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Grand (Canyon) Goals: Colleen G. Travels Solo With a Road Scholar Scholarship

Road Scholar Colleen G. remembers her conversations about the Grand Canyon with her husband Rich. They had always dreamed of exploring the beauty and vastness of the canyon together, but two trips were both canceled due to illness in their family. Before they could schedule a third visit, Rich was diagnosed with cancer, and his health began to deteriorate. Rich shared his hope with Colleen that she would continue to travel and especially see the Grand Canyon after he was gone.

Grand Canyon National Park, Arizona

Thirteen months after he was diagnosed, Rich died in August of 2022. Alone after 40 years of marriage, Colleen recalled Rich’s wish for her to see the Grand Canyon. “After Rich’s death, I was on a limited budget and was concerned that I wouldn’t be able to afford a trip to the Grand Canyon,” says Colleen. “It felt big and overwhelming to travel by myself.”

Colleen heard about the Road Scholar Financial Assistance Program and decided to apply. She loved the idea of traveling amidst the comfort of a small group — and she was delighted when she received a scholarship. “I didn’t want to be there alone.”

 “The scholarship from Road Scholar made it possible for me to take my first solo trip as a widow,” says Colleen. In Rich’s honor, she enrolled in Hiking the Grand Canyon: Adventures On and Below the South Rim in the fall of 2023.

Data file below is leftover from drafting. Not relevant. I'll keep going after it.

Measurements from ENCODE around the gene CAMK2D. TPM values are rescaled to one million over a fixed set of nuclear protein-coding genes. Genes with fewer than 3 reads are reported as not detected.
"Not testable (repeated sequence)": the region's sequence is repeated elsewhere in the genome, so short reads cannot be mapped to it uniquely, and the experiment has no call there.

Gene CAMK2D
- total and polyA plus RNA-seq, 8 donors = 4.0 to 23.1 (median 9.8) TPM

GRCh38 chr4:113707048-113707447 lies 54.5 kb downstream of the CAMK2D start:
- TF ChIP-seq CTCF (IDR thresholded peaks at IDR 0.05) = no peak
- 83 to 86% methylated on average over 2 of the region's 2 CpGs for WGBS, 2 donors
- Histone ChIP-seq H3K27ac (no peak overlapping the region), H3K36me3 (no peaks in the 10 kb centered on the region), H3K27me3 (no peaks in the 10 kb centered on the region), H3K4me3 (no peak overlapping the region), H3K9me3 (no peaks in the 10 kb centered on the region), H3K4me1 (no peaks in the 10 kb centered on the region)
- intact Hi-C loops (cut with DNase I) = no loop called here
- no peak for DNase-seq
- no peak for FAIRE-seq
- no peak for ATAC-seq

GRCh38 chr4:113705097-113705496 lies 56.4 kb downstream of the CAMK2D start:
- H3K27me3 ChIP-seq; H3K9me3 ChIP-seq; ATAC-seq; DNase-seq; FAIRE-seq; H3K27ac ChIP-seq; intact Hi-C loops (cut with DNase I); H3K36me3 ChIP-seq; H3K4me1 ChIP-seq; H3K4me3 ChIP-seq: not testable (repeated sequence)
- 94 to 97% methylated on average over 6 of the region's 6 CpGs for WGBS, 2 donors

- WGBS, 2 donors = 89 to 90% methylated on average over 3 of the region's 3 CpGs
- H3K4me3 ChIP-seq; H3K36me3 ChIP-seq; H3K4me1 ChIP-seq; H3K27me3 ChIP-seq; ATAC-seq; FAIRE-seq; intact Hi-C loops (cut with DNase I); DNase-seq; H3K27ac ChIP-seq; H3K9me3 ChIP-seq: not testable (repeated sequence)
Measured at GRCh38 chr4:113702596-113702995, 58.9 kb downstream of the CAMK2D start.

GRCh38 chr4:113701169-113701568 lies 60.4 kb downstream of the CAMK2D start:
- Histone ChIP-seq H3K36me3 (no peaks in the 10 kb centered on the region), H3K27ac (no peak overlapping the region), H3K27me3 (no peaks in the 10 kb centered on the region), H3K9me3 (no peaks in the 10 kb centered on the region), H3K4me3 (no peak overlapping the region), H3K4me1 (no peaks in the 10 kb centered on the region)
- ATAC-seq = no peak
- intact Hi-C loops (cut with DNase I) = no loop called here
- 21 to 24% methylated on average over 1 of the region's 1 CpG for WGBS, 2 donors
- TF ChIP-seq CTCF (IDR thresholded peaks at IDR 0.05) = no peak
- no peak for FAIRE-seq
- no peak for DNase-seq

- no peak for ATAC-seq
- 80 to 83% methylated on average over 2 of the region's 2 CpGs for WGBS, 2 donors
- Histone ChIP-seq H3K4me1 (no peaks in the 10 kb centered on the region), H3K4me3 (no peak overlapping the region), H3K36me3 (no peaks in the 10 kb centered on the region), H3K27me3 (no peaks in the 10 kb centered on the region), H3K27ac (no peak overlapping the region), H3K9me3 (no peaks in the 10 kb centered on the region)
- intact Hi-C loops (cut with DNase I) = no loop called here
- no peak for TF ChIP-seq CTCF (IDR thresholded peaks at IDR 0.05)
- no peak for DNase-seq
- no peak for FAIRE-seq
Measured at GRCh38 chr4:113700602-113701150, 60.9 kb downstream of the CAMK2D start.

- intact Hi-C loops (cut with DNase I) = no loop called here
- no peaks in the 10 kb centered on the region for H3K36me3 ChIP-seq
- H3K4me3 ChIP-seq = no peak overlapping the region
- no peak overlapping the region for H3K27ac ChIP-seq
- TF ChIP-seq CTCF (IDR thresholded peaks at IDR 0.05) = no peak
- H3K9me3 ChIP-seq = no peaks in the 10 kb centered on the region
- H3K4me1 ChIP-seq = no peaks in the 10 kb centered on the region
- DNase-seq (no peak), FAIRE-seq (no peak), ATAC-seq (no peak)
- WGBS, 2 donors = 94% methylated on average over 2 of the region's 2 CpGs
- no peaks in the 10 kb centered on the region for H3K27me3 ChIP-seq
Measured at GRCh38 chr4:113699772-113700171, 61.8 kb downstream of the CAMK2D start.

During her program, Colleen experienced indescribable beauty as the moving sun cast shifting shadows on the canyon’s palette of orange, red and brown rock formations. She also found the leadership inspirational and conducive to her own personal growth. “I often thought about Rich and how much he would have loved the canyon. I brought some of his ashes to scatter in the canyon, so he was with me even though it wasn’t as we had imagined it would be when we first planned the trip,” says Colleen. “It was bittersweet.”

Colleen G., from New Jersey, Road Scholar Class of ‘23

“I realized that traveling alone is nice — I can do what I want when I want, like have dessert for breakfast! It is very freeing to know I don’t have to limit myself.”

Colleen hiked halfway down the canyon, about three miles in three hours, with members of her group. “It was quite steep in places, making it challenging on the way down as well as back up,” says Colleen. “We hiked for six hours, with breaks.”

Colleen was grateful to have the kind and knowledgeable leadership of two expert group leaders. They helped me feel less alone in the world. And I met some very nice people in our group, which was a bonus.”

“Just because you’ve lost your life partner and you feel like you’re only half of a person walking around, it is important to remember that we only go around once,” says Colleen. “I still have a life to live, even though I’ve lost someone dear.”

Colleen with her group at the Grand Canyon

Colleen’s time at the canyon was a growing experience. “Learning about the canyon’s arid south rim, the people and culture was a wonderful escape,” she says. “It took me out of myself and opened my eyes to the world around me. It helped me remember that my own needs are still important.  “I may be doing it alone, but that’s better than not doing it at all,” says Colleen.

“Traveling made me feel less alone,” says Colleen. “Maybe it is because when I travel, being alone is a conscious choice. Travel helps me keep going because there is always something new to learn. Why should that change because my husband is no longer with me?”

Colleen cherishes her memories and photos of the Grand Canyon and its overwhelming majesty and magnitude. “I have beautiful memories of new friendships, energizing hikes and perhaps, most importantly – the reminder that life does go on after the death of a spouse.”


Explore Road Scholar’s learning adventures in the Grand Canyon and learn more about the types of financial assistance available.